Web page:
Try route print and see if the default route for anything internet is 127.0.0.1/localhost and redirects to something set up on your PC.

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here's something interesting, the ip addresses feel like they are caching, both the domains and the ip addresses. i wonder if it has something to do with my vpn settings.

normally 1.1.1.1 and unbound dns only caches domains but what if my vpn is making it cache the ip addresses too? that would explain the near instant connection with tracert.

 

idk at this point though. here's my vpn settings. they arent standard every day settings for sure. put "route-nopull" in your client file, if anyones gonna try this out

cache.thumb.png.fdcb263de360a5fe07f6e456f41a6d54.png

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7 minutes ago, TomChaai said:

To me it feels like something in your local setup is spoofing ICMP and pretending to be whatever you try to trace, anything you trace/ping is simply one hop away and less than 1ms in ping.

This is not possible in term of public internet routing and pure physics, it must be something locally.

Try route print and see if the default route for anything internet is 127.0.0.1/localhost and redirects to something set up on your PC.

good catch! i tried route print and the plot thickened. my vpn server ip is using my local router gateway?!?!?!?

===========================================================================
Persistent Routes:
  Network Address          Netmask  Gateway Address  Metric
    " vpn server ip"   255.255.255.255      192.168.1.1       1
===========================================================================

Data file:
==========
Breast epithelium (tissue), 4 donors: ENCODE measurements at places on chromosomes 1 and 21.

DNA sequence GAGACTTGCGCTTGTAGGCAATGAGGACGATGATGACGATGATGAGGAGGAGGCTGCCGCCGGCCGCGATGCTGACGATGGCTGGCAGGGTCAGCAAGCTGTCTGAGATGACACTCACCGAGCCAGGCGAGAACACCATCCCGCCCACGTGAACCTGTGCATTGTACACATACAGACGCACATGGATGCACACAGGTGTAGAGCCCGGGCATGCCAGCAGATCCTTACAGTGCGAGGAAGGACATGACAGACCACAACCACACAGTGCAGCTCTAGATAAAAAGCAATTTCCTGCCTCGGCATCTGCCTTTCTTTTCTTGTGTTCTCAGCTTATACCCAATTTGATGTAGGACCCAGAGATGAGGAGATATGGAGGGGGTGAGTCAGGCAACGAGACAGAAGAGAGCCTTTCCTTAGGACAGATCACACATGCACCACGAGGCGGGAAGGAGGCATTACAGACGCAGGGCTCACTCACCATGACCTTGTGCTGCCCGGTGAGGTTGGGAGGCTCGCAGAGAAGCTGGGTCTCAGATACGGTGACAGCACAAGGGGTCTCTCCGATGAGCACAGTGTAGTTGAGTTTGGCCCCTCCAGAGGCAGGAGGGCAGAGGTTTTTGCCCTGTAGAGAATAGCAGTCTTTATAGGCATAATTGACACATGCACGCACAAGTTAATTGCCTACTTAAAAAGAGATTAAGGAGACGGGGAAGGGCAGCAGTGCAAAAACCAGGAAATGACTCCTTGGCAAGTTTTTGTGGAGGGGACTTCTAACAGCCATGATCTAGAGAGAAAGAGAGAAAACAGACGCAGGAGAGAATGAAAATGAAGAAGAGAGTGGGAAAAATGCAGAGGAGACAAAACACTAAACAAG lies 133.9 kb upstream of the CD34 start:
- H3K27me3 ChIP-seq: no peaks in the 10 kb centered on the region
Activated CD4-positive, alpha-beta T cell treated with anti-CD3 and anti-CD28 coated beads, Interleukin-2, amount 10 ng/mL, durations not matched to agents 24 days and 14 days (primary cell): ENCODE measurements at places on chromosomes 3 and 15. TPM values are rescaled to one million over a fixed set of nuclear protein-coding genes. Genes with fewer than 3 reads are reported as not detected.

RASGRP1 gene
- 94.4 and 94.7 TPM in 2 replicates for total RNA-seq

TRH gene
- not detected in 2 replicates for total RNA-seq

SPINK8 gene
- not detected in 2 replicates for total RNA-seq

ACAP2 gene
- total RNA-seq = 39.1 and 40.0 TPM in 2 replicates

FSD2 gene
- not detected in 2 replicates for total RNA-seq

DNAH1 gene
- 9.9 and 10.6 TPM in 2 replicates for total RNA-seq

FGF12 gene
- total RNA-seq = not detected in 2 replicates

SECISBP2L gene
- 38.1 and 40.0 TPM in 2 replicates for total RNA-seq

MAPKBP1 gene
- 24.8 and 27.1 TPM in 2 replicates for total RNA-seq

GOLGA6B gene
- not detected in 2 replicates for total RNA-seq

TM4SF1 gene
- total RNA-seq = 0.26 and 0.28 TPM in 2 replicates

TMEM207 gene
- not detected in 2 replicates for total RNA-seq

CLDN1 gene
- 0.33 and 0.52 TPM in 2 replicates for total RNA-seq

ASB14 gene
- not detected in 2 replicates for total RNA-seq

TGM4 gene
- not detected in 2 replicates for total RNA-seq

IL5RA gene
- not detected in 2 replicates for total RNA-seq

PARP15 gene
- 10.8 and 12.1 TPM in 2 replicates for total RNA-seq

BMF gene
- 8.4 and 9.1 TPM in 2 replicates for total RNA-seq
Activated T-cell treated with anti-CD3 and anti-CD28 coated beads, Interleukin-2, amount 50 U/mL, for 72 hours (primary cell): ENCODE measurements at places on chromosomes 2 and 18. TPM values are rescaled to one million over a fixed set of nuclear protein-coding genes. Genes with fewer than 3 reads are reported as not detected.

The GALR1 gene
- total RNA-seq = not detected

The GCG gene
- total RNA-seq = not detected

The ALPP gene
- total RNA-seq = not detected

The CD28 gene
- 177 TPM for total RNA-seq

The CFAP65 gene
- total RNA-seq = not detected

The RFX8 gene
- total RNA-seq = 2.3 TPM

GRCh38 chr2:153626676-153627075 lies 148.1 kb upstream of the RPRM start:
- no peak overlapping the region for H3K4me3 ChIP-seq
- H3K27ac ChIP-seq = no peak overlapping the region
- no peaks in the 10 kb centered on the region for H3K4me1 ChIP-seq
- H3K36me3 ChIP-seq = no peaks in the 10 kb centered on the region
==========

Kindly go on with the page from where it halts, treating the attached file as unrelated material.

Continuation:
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1 minute ago, msantore22 said:

good catch! i tried route print and the plot thickened. my vpn server ip is using my localhost gateway?!?!?!?

===========================================================================
Persistent Routes:
  Network Address          Netmask  Gateway Address  Metric
    " vpn server ip"   255.255.255.255      192.168.1.1       1
===========================================================================

Check the active route section, the persistent route looks fine to me, it just says next hop for "vpn server IP" is 192.168.1.1, which I believe is how your internet works even without your customised setup.

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3 minutes ago, TomChaai said:

Check the active route section, the persistent route looks fine to me, it just says next hop for "vpn server IP" is 192.168.1.1, which I believe is how your internet works even without your customised setup.

so all i see are these:
          0.0.0.0          0.0.0.0      192.168.1.1     192.168.1.64     20
     vpn server ip  255.255.255.255      192.168.1.1     192.168.1.64    276
    static isp ip  255.255.255.255      192.168.1.1     192.168.1.64     21
        127.0.0.0        255.0.0.0         On-link         127.0.0.1    331
        127.0.0.1  255.255.255.255         On-link         127.0.0.1    331

 

for the static isp ip its located in another province. i dont know enough about networking to tell if these are good or not